Not every Thanksgiving has to involve an impromptu overnight at your packed hometown airport, a fight with your sister at the Des Plaines Oasis, or finally hitting absolute rock-bottom and making a phone call to the Food Network Turkey Hotline.
Chicago has lots of great restaurants that serve Thanksgiving dinner (with varying degrees of traditionalism), and our guide has you covered for a number of different scenarios - particularly the main one, i.e., forcing your family to eat in public so they can’t get into screaming fights about religion, politics, or whether or not you spoiled the latest Netflix phenomenon by mentioning a tiny detail from episode 8. Thank us later, after you’ve taken an extra-long nap since you didn’t have to do any dishes.
Chief O’Neills has a serious Thanksgiving operation, complete with timed seatings to keep the waves of buffet-goers under control. This place is a neighborhood pub, but on holidays they roll out an extensive spread with all the classics (including prime rib), a separate dessert table with white and milk chocolate fountains, and all the snack foods you typically miss out on when you go out to eat - like chips and salsa, or pita chips and hummus. It’s like going to your aunt’s out in the suburbs, with the bonus that you won’t need to talk to your cousin who’s creepily obsessed with his pet snakes.
The meal: Buffet, $50
This is a good pick if you’re hoping to spend most of Thanksgiving drinking with your friends. They’re serving turkey dinners with an upscale twist (so expect stuff like foie gras stuffing and bourbon cranberry sauce). Seatings start at 3pm, and the attached bar, OSB, is doing a Thanksgiving leftovers sandwich, too - so pick up one of those on your way out if you anticipate needing some late-night seconds.
The meal: Family-style, $65 prix fixe
RPM in River North can be a scene, but it always delivers on food and service, making it a safe bet if you want a somewhat trendy experience. Count on seeing some expensive prix fixe upgrade options - and go ahead and add truffles and caviar to the foie gras torchon, parmesan risotto, and turkey prepared two ways, as long as you can put it on your corporate card. Charging Thanksgiving to your corporate card is probably not something you should do, but if you’re here, there’s a good chance your boss is making you work over the holiday weekend anyway.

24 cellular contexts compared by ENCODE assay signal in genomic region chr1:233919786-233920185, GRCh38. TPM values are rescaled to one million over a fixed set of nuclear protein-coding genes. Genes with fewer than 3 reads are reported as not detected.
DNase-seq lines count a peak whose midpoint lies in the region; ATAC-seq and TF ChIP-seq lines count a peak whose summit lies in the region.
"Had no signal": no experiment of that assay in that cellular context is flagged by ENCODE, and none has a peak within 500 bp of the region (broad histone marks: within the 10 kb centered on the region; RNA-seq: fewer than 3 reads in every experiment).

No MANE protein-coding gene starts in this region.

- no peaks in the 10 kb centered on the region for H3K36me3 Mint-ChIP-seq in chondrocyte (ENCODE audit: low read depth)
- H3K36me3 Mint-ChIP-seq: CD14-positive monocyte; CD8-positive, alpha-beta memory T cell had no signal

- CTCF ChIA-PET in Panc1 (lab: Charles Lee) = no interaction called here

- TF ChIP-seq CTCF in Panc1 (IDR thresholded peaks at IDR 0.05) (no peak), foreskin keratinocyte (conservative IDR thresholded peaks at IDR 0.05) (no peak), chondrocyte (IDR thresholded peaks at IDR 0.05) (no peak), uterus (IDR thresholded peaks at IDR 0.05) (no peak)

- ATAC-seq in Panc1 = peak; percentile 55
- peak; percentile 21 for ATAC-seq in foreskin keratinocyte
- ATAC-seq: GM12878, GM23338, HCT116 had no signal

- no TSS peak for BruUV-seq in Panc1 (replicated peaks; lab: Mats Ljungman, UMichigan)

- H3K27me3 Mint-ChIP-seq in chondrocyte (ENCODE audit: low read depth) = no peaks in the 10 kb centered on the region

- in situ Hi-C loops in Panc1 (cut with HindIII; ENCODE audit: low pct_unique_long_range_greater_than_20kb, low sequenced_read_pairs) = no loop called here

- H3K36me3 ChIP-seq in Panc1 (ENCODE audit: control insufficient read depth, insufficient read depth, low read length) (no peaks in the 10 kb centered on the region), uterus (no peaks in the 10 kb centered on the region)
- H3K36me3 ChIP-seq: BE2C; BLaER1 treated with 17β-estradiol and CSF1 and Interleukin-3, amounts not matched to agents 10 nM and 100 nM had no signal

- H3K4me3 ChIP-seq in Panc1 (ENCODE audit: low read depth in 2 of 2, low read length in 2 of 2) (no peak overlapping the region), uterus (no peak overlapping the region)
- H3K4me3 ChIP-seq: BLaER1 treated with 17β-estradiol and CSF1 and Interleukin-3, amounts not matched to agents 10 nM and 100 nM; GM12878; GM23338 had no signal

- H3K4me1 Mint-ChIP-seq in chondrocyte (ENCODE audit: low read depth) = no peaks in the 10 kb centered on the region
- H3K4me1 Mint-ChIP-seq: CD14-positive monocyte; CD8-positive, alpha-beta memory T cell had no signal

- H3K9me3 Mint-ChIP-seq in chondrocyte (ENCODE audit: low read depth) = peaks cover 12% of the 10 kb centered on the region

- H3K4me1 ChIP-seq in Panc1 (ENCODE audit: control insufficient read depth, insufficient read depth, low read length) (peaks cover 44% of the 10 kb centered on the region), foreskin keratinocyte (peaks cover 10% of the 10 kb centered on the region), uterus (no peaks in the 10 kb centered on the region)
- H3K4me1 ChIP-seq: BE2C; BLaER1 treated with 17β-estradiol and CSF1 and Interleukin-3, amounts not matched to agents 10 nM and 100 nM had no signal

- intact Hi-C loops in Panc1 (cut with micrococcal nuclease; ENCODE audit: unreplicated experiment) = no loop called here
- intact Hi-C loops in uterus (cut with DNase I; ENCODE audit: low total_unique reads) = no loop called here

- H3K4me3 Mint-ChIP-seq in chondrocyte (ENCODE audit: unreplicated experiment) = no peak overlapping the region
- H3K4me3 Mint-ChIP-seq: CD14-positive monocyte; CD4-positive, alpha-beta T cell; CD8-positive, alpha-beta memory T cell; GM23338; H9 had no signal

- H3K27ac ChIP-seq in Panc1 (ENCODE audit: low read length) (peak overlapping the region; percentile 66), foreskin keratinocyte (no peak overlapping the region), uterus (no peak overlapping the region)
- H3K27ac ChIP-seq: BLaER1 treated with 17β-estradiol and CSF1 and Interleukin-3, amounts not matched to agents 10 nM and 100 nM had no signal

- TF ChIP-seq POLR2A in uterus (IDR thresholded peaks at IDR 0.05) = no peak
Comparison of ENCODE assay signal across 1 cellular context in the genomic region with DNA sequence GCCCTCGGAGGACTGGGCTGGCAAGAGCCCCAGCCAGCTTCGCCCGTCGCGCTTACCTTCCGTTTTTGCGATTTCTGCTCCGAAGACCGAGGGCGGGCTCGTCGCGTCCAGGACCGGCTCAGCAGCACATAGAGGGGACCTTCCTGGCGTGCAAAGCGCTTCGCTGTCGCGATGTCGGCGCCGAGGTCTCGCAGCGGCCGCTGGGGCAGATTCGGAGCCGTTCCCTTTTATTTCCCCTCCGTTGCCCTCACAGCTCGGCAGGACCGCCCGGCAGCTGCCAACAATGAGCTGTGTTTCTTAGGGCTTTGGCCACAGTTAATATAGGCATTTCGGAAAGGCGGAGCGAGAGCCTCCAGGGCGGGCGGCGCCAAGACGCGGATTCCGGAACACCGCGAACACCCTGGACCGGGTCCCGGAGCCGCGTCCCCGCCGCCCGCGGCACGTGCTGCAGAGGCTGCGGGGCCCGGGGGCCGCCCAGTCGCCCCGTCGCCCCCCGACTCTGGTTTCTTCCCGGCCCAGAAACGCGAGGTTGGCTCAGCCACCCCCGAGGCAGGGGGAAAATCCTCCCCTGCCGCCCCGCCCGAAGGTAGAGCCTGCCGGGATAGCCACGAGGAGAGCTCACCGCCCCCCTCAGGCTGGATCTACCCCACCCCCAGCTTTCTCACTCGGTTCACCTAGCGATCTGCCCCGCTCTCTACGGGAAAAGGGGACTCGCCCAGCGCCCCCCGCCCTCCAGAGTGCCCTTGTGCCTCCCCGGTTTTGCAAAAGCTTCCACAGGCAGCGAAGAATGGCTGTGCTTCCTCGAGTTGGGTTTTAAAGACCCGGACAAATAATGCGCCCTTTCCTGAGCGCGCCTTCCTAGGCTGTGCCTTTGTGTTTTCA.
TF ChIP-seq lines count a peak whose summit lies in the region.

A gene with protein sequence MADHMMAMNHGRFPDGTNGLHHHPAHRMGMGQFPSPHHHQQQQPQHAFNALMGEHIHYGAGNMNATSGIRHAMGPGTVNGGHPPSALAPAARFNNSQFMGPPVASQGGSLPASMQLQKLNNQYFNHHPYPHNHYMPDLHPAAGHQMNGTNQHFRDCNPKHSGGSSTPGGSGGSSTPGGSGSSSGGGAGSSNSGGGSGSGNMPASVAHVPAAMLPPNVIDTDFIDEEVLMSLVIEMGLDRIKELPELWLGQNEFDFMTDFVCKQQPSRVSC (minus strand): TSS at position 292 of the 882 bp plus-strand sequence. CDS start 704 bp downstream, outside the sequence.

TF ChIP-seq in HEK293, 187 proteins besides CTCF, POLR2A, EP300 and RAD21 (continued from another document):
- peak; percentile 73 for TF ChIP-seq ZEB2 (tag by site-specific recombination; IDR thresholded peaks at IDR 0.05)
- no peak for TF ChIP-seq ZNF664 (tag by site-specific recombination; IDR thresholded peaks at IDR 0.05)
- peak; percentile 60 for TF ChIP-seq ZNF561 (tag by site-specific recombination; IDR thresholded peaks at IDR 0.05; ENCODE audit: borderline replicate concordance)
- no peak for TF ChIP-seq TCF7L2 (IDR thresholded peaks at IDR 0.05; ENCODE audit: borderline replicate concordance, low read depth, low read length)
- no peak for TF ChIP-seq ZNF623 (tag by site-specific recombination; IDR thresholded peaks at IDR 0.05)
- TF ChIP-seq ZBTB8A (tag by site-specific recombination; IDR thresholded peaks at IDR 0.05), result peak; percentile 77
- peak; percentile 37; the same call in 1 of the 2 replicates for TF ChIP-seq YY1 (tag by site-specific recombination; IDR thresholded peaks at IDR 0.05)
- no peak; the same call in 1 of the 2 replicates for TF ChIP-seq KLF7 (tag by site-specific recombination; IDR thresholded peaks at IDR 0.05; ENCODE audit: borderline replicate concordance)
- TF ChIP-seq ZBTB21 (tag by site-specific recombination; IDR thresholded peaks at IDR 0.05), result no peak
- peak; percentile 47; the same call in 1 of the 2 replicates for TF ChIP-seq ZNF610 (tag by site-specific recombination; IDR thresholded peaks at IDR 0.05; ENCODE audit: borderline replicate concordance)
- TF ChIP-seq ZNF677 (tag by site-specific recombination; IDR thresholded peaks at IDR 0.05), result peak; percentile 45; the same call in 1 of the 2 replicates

The meal: Four-course, $85 prix fixe
If Willy Wonka catered your Thanksgiving dinner, it would look exactly like this. The Peninsula has a buffet that’s completely over-the-top, very expensive, and pretty f*cking awesome if you’re ready to go all out. You can expect elaborate holiday decorations revolving around a theme - like “apple orchard” or “The Mayflower” - as well as an absurd variety of food stations manned by people good at politely ignoring how much you’ve piled on a single plate. You’ll find everything from lobster to dim sum, a breakfast bar, and a whole room dedicated to different desserts.
The meal: Buffet, $185
You can come here for a traditional Thanksgiving turkey dinner, or you can come here for some delicious crab with a pile of hashbrowns ordered a la carte. It’s a free country, as that annoying kid from homeroom loved to tell you in fifth grade.
The meal: Family-style, $49.95
Another place to come for crab. Sure, they also have a Thanksgiving buffet with turkey and tenderloin. But you should really be focusing your attention on the seafood - crab legs, salmon, crab cakes, and a full-on raw bar. It’s what Shaw’s does best, and you can fit a lot of oysters in your purse.
The meal: Buffet, $75
Bub City is where you want to be for a Friendsgiving-y Thanksgiving - when you want to get drunk and eat too much, but also not go broke. They specialize in barbecue, so in addition to sweet potatoes and stuffing you’ll be eating brisket and/or smoked turkey. Their “giddy-up” fries (nachos made with waffle fries) may sound obnoxious, but they still taste really good - and if you make it to late-night, there will be karaoke. You’ve been warned.
The meal Buffet, $24.95
This place is dedicated to what it calls “heritage cooking,” so a lot of their food is made with old-timey recipes that have ingredients like sorghum molasses and house ground sassafrass. They might not exactly be Mayflower old, but they’re close enough to feel perfect for Thanksgiving. The best part about the Southern Thanksgiving spread here is that you can eat a deep fried turkey without worrying that Uncle Bob will burn the house down. (They also have less traditional dishes like venison sausage, potted duck, and old-school biscuits made with pork fat.) And you can ask for seconds - so don’t be shy.
The meal: Family-style, $55 prix fixe
Come here if you want somewhere nice that won’t be full of big groups. It’s a small Italian place in the Gold Coast, and the tables are very close together (almost communal). You can expect Italian starter dishes like turkey bolognese pasta and a sweet potato ravioli, but traditional main courses - like turkey or a pork chop with stuffing and mashed potatoes. It’s the kind of restaurant where you can go with just your parents or significant other, and maybe make friends with whoever’s sitting to your left or right.
The meal: Four-course, $85 prix fixe
The main design elements of the Cherry Circle Room (in the Chicago Athletic Association Hotel) are dark wood, overstuffed leather chairs, and a huge fireplace - so it reminds us of a fancy turn-of-the-century hunting lodge. They clearly think you can never have enough turkey, because they offer it two ways: turkey leg confit or turkey roulade, along with traditional sides like mashed potatoes and green beans. The restaurant is small and located on the second floor, so you won’t even notice you’re eating in a hotel. What you will notice is the strong urge to adopt an English Setter, or at least play a rousing game of Duck Hunt.
The meal: Family-style, $80 prix fixe